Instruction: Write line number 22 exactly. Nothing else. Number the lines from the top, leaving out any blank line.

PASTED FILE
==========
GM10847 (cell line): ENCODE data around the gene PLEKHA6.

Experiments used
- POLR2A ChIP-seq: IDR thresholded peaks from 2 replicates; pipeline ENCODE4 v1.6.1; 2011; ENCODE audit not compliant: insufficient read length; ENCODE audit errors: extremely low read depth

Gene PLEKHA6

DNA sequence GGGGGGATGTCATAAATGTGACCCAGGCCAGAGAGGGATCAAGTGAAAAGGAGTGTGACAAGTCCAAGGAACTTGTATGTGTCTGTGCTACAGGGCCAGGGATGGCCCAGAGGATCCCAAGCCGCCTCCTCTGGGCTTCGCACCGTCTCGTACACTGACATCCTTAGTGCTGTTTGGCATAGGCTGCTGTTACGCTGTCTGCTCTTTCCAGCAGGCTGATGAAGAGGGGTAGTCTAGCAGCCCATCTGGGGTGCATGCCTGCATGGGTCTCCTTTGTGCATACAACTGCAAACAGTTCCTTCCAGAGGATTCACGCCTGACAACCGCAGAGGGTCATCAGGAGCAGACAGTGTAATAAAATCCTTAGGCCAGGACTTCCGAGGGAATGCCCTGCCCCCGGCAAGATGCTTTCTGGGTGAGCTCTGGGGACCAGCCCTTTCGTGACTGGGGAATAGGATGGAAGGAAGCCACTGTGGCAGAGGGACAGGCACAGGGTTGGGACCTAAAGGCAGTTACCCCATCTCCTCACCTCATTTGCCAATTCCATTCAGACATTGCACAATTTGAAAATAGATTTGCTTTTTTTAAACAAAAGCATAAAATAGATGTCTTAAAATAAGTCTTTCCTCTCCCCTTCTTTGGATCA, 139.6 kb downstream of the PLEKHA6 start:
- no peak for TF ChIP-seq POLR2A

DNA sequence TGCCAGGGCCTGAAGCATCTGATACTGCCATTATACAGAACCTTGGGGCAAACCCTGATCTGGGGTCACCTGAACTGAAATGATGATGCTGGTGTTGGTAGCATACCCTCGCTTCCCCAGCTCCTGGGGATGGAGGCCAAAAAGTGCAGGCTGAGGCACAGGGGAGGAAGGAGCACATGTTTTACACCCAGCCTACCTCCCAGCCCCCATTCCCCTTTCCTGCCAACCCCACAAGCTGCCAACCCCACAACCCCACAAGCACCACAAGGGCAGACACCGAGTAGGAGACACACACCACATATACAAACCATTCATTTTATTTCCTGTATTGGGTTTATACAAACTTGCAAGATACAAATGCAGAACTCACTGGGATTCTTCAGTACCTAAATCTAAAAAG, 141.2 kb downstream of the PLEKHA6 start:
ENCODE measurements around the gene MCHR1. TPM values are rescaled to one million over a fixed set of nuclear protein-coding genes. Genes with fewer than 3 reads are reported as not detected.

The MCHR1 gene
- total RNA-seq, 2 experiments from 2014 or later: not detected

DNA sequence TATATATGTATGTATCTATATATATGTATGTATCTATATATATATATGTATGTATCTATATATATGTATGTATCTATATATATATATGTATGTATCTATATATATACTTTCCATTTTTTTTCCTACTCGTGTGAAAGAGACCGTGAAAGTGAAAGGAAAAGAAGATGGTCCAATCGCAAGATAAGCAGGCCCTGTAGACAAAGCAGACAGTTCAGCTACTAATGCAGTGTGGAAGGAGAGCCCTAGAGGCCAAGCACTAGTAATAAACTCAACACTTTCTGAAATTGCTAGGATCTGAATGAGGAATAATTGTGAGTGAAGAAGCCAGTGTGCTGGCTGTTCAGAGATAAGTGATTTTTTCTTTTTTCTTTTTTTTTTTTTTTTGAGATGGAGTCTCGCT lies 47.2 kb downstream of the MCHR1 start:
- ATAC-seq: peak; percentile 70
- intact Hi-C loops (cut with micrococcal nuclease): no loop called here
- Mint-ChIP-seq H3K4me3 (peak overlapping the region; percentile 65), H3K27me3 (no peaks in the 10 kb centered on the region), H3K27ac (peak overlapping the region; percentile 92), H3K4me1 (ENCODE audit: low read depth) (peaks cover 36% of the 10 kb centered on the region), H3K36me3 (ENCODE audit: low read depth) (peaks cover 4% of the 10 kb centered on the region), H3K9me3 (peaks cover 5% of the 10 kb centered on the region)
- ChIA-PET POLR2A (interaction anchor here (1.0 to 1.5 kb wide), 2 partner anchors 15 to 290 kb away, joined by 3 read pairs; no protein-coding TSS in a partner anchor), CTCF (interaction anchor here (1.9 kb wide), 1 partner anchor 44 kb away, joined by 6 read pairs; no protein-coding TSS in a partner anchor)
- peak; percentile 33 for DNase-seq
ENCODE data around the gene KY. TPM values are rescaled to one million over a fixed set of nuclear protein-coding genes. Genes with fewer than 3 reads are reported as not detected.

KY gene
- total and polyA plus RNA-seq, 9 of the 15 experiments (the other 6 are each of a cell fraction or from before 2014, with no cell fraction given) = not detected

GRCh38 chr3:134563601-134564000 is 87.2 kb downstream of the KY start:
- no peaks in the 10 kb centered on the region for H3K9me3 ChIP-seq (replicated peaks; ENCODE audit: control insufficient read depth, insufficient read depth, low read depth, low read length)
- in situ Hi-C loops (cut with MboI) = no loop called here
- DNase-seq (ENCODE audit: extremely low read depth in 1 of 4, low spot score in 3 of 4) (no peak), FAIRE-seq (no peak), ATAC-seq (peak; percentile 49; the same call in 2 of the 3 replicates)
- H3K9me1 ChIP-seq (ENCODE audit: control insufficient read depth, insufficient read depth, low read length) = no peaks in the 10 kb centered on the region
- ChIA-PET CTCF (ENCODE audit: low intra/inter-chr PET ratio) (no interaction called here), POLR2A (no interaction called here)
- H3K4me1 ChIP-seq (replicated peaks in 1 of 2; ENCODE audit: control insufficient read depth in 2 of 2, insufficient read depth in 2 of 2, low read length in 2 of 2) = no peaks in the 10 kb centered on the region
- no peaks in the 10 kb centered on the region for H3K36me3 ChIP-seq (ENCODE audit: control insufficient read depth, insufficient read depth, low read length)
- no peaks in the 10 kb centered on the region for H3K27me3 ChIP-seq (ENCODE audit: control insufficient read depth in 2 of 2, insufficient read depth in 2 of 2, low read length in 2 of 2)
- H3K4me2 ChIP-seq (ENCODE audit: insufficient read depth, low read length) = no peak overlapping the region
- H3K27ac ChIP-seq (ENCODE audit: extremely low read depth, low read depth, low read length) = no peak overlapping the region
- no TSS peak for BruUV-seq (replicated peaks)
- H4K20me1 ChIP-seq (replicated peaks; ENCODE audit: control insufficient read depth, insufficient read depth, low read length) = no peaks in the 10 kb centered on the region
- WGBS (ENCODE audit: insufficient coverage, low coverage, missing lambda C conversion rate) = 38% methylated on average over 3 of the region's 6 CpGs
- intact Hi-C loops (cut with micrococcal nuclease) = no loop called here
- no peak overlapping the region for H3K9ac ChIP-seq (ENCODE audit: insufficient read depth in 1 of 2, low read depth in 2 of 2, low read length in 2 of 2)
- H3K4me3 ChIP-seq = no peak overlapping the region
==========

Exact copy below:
- in situ Hi-C loops (cut with MboI) = no loop called here